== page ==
BUFFALO, N.Y. -- Before one of the many hopefuls who declared their interest in running can replace Rep. Chris Collins on the Republican line, party leaders must get Collins off the ballot.
Collins announced this weekend that he was suspending his re-election bid for the 27th District, which he's represented since his election in 2012, while he faces charges of insider trading.
Election law is very specific when it comes to removing candidates from the ballot this late in the game, according to Kevin Hardwick, a political science professor and WBEN radio talk show host.
"If he were a lawyer it would be easy. They could run him for Supreme Court down in Manhattan, or something like that, but you probably in a month, you can't get him a law degree so there are a couple of ways," Hardwick said.
"Some people think if he moves out of state. That's a little bit iffy, the election laws aren't clear on that, cases have gone both ways. The best way is to get him to run for some other seat where there's a vacancy."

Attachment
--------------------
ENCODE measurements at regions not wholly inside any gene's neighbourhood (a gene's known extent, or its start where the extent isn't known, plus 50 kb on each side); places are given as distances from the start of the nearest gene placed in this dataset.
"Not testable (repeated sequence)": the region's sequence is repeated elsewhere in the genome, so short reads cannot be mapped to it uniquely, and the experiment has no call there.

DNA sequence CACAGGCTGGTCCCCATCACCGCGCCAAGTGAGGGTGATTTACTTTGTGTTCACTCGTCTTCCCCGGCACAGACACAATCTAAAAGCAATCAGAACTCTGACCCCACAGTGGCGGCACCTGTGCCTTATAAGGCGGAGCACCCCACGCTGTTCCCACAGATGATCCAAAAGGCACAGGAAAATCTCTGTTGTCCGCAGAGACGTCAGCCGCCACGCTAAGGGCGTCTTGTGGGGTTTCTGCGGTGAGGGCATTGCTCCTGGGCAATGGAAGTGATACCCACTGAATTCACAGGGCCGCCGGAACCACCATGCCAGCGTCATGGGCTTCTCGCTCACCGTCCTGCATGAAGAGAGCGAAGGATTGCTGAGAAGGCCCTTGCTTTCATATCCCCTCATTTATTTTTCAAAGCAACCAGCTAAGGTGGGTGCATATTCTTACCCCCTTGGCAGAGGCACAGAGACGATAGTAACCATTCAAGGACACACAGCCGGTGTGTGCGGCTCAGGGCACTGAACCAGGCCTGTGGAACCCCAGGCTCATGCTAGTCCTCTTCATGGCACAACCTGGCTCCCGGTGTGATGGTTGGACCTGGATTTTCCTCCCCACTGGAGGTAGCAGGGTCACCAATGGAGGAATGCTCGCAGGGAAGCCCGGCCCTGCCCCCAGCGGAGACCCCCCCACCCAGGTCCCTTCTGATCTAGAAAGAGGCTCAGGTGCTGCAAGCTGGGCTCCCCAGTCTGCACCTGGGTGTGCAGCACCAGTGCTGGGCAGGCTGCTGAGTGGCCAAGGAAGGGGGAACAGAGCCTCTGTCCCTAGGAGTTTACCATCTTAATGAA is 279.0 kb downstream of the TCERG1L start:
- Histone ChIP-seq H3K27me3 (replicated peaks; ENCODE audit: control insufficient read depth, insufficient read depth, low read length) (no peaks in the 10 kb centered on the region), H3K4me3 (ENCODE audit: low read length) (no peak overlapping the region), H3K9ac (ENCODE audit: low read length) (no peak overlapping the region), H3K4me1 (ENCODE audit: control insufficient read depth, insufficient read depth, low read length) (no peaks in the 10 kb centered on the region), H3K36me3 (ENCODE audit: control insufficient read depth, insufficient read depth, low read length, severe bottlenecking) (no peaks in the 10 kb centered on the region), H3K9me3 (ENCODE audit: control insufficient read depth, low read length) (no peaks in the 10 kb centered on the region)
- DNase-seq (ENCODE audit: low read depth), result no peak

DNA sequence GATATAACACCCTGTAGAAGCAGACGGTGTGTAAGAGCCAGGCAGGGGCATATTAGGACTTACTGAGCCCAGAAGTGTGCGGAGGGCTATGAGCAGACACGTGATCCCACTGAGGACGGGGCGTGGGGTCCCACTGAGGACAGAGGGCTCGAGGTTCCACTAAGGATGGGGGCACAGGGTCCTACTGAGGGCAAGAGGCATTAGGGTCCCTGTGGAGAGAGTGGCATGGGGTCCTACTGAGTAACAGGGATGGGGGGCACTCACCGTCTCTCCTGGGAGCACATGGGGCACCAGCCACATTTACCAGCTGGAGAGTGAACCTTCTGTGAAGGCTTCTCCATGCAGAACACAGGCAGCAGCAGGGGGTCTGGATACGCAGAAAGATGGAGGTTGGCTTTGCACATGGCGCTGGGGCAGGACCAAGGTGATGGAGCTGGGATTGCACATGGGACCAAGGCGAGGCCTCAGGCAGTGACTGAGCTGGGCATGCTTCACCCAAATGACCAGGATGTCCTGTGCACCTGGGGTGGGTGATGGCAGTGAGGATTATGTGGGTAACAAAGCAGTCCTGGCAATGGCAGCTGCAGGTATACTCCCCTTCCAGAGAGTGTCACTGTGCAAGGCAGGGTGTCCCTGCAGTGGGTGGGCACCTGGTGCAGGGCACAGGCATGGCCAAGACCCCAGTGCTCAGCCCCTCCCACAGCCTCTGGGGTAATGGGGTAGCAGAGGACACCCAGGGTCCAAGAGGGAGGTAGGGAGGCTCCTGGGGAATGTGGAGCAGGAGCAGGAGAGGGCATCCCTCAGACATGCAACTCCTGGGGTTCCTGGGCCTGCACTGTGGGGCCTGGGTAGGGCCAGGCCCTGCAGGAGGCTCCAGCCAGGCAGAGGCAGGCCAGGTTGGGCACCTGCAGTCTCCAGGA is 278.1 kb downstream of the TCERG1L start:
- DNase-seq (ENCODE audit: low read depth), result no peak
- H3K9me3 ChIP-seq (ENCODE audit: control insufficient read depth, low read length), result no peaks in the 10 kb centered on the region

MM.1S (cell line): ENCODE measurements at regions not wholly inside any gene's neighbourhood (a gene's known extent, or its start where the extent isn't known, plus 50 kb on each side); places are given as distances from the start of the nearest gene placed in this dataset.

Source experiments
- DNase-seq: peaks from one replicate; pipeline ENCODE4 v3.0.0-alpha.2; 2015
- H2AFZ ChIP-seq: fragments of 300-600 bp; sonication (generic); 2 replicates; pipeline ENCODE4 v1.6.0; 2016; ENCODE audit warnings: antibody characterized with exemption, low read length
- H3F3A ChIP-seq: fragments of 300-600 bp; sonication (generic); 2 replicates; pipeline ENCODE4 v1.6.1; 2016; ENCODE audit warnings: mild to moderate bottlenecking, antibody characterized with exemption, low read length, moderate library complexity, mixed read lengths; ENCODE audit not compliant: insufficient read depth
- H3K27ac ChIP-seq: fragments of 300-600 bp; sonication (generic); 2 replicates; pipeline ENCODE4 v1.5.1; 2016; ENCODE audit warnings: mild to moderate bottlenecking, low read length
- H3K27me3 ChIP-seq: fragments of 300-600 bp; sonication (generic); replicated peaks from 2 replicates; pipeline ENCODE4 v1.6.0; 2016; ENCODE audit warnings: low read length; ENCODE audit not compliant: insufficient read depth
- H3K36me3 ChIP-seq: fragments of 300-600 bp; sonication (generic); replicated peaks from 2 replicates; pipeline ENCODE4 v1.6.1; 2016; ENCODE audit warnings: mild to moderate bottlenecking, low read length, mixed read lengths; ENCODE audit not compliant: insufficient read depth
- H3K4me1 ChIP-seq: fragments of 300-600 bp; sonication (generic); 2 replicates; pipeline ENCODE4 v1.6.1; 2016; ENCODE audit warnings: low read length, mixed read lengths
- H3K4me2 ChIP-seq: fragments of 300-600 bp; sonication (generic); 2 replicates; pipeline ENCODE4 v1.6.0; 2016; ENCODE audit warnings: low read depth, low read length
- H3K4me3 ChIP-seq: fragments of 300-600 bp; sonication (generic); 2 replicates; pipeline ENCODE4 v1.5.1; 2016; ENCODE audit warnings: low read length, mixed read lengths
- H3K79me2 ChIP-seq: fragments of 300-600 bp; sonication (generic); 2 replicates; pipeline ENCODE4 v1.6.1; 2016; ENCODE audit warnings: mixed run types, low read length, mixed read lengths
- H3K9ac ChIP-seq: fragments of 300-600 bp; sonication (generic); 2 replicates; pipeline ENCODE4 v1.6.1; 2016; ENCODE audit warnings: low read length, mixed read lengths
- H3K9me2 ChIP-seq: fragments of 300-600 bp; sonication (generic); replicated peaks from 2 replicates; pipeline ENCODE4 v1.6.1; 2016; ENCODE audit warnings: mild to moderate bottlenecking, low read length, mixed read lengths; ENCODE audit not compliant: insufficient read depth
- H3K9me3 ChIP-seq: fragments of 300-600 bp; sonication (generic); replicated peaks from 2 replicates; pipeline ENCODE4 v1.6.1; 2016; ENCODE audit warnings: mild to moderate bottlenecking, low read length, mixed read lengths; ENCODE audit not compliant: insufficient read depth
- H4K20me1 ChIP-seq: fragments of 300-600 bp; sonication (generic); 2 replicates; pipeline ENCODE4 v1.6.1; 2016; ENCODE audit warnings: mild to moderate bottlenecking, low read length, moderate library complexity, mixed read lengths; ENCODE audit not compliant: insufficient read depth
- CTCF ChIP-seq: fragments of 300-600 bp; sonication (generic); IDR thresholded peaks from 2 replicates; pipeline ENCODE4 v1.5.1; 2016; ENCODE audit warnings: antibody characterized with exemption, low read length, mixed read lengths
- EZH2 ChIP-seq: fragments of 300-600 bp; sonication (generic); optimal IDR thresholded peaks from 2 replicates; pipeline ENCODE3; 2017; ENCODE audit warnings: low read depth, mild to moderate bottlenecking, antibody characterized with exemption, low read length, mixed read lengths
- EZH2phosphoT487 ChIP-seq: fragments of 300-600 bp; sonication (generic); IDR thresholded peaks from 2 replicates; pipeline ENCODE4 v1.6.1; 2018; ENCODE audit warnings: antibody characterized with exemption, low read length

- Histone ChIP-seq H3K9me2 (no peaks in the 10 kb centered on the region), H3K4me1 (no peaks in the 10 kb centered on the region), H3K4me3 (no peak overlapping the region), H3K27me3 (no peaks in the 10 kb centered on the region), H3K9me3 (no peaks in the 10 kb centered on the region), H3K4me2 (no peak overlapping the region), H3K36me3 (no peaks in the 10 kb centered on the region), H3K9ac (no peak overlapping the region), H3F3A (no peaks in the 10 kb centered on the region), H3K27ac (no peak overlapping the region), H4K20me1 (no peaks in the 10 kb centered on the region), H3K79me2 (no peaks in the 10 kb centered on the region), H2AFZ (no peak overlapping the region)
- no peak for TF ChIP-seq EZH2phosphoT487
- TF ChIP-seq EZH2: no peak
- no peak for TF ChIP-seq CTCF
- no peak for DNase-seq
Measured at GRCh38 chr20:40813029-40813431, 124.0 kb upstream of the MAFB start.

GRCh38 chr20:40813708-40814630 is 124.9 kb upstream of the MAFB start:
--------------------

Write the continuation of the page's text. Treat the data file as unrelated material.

If that's done before September 19, the eight county chairs within Collins' district, which spans between Buffalo and Rochester, could name his replacement, with Erie County Republican Committee Chairman Nick Langworthy having the most influence.
"They've obviously made a decision to try to replace him, and the question is can they do it legally and ethically and I think that's a real question," said Erie County Board of Elections Commissioner Len Lenihan, the former Democratic party chair in the Buffalo area.
According to the State Board of Elections, Collins can be replaced on the ballot up until seven days before the election.